Double-click any word on this page to check its definition and pronunciation in a dictionary.

Shaggy Dog Stories and other mp3 recordings for English learners

Here are 10 short “Shaggy Dog Stories” in mp3 format that you can download free of charge. You can also download a story called “Going to California”.

The story of the stories

We got the stories from our English teacher in high school around January 1994. The stories were on a vinyl record attached to a copy of the English Teaching Forum, which is a magazine for English teachers published by the United States Department of State. Our teacher knew we were interested in learning American English, so he copied them to tape, and gave them to us. We copied the tapes from each other, and listened to them many times. Yes, “many” is the right word — we can still tell the first story (The Intelligent Dog) from memory...

We listened to the tape almost every day, trying to imitate the American accent — with success. The tapes were an important reason why we learned to speak excellent American English in high school.

In 2001, Tom decided to make an Audio CD with the stories. He had two reasons. He wanted to have the stories on a more robust medium than a tape (tapes wear out when you play them many times and lose sound quality). He wanted something that he could play as many times as he wanted and something that he could copy for his students. So he sampled the stories from his old tape into his computer, cleaned up the recordings digitally, and burned them as audio tracks onto a CD.

Later, Tom found the owner of the recordings on the Internet (the English Teaching Forum) and contacted the magazine. As a result, Antimoon got the permission to distribute the recordings freely in a digital format. In July 2002, we finally found the server space to make the recordings available.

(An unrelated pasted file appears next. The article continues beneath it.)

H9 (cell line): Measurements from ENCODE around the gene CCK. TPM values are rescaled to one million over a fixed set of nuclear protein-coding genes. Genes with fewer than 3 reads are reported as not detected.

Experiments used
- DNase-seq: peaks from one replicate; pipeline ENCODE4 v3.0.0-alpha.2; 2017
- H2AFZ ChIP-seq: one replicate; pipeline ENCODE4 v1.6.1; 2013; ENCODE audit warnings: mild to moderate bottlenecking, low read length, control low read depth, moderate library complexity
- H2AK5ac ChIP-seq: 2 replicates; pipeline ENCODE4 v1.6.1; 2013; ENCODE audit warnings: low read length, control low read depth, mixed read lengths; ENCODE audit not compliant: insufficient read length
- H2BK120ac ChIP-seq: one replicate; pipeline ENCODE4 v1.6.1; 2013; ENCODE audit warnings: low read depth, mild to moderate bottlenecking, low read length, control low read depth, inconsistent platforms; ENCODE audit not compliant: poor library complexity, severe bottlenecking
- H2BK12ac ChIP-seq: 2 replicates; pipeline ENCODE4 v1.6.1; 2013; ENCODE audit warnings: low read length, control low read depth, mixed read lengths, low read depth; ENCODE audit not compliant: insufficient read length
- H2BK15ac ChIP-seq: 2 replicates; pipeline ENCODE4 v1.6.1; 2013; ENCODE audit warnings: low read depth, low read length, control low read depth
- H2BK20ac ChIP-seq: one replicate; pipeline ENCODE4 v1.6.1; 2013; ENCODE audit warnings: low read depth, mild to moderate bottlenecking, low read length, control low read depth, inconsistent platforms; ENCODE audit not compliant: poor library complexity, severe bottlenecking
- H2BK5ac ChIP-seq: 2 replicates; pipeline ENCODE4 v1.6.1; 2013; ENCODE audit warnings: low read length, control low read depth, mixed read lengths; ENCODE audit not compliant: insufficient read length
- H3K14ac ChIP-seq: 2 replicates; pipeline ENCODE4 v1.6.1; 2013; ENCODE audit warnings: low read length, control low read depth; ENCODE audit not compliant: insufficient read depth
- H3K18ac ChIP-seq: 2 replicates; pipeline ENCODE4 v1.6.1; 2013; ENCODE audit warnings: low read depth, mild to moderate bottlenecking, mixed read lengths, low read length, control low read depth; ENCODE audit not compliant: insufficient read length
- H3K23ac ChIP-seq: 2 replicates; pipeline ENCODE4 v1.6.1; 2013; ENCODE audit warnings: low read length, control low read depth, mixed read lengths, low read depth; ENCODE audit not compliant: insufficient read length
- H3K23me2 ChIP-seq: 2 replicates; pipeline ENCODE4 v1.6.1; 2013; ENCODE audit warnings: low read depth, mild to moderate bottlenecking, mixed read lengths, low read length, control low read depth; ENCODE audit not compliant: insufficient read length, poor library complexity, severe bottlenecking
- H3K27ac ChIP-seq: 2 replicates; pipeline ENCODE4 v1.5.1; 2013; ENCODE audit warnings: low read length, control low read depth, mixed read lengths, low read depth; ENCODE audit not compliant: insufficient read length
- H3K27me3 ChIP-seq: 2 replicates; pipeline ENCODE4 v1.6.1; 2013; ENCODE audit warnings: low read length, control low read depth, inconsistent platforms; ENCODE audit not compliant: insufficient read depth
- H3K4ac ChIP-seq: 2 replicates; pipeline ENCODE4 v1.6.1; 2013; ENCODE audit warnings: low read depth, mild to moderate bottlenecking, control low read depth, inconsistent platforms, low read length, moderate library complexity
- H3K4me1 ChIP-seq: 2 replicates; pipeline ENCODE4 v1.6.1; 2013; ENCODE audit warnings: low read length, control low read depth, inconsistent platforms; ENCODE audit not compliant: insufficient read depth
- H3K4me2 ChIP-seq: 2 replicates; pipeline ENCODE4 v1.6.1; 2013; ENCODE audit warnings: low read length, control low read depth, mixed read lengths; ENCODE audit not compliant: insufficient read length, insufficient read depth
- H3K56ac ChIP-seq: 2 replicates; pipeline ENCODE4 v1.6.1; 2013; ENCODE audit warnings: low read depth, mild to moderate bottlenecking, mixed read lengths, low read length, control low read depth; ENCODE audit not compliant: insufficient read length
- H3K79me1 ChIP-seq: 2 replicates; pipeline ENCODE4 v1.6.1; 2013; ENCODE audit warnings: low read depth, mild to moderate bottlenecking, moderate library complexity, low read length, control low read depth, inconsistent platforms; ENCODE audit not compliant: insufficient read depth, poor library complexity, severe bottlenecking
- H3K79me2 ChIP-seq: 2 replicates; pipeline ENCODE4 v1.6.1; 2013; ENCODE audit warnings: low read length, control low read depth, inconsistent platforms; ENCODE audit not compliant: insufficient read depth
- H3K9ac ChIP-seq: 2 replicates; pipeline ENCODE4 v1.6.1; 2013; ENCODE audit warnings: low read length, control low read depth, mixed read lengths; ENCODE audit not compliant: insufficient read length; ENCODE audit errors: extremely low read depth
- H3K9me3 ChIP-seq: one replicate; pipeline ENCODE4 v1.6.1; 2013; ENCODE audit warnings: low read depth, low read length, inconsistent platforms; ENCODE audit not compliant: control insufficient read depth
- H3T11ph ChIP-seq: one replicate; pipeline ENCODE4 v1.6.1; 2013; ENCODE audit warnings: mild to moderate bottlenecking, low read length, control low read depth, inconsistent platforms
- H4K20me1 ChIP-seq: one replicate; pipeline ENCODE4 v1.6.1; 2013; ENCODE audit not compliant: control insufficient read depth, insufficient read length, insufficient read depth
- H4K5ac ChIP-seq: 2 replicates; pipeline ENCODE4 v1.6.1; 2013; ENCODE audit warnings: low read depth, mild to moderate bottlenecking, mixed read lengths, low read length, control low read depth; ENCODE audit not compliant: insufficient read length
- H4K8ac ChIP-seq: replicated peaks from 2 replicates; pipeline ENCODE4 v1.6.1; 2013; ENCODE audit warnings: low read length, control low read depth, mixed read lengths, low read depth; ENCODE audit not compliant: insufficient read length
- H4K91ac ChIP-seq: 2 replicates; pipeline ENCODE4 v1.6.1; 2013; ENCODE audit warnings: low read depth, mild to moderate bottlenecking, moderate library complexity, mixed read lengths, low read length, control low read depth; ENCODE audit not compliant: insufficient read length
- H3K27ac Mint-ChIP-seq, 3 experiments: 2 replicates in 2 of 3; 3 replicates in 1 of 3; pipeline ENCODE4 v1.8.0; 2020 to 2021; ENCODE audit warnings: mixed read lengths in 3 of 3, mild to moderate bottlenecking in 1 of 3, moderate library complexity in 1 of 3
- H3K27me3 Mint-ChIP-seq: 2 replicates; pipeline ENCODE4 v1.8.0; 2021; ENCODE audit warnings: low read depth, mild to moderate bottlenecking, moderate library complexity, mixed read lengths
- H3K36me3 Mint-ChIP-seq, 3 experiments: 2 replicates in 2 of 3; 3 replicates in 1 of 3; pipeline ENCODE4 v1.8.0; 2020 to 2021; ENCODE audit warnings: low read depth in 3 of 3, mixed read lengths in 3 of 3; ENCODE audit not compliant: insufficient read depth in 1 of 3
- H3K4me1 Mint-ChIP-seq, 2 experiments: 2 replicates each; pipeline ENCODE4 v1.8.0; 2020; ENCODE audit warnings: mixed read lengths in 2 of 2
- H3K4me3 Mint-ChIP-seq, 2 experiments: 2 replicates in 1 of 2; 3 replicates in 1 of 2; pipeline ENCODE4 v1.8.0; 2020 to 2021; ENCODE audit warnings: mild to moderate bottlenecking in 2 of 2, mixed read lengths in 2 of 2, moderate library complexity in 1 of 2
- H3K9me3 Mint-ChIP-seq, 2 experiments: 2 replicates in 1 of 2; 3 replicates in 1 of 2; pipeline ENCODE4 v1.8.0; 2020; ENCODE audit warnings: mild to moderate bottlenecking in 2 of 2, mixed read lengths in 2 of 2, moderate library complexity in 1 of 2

How you can use the stories

We think the stories can be very useful for learners of American English. The actors speak clearly and slowly, so you can understand the recordings quite easily.

  • Listen to the stories frequently.
  • Pay attention to the actors’ pronunciation of English sounds and words.
  • Try to repeat individual words.
  • Pay attention to the grammar and vocabulary.
  • You can also make an Audio CD out of the mp3’s and play them on your CD player.

The stories are rather silly, but we still think they’re funny. You would think so too, if you had listened to them a few hundred times. :-)

Copyright

The recordings are the property of the English Teaching Forum magazine — a publication of the United States Department of State. They are published here by permission.

Thanks to:

  • William Ancker (Editor of the English Teaching Forum) for giving Antimoon the rights to distribute the recordings digitally.
  • Krzysztof “Albercik” Urbański for donating the server space and bandwidth needed to make the recordings publicly available (from Jul 2002 to Dec 2005).

Download

All files are in mp3 format, compressed to 64 kbps mono.

The sound quality is not perfect. Imagine a 10-year-old worn-down vinyl record, which is then copied to tape on home stereo equipment, then played about 500 times in 8 years, then sampled to a computer. Before we cleaned it up digitally, the tape had mostly noise on it... The quality is worst in the first story, because we have listened to it the most times.

Right-click a link and choose Save Target As to download the mp3 file to your hard drive.

Shaggy Dog Stories

Each file is between 600 KB and 1 MB.

  1. The Intelligent Dog (1:35)
  2. The Amazing Act (1:57)
  3. The Unknown Girl (1:23)
  4. The Hunter and the Lion (2:16)
  5. The Practical Country Boy (2:14)
  6. The Excessive Bill (1:45)
  7. The Hayseed and the Taxi Driver (1:45)
  8. The Secret of a Long Life (2:00)
  9. The Doctor and the Painter (2:14)
  10. The Patient and the Doctor (2:09)

Going to California

  1. Going to California (part 1) (8:01, 3.67 MB)
  2. Going to California (part 2) (6:27, 2.95 MB)

Transcripts

We don’t have the transcripts of these stories. We could type them up, but then people would likely read them before they listened to the stories. This would turn the stories into a poor listening exercise. It would take away the whole pleasure of understanding spoken English without reading it at the same time.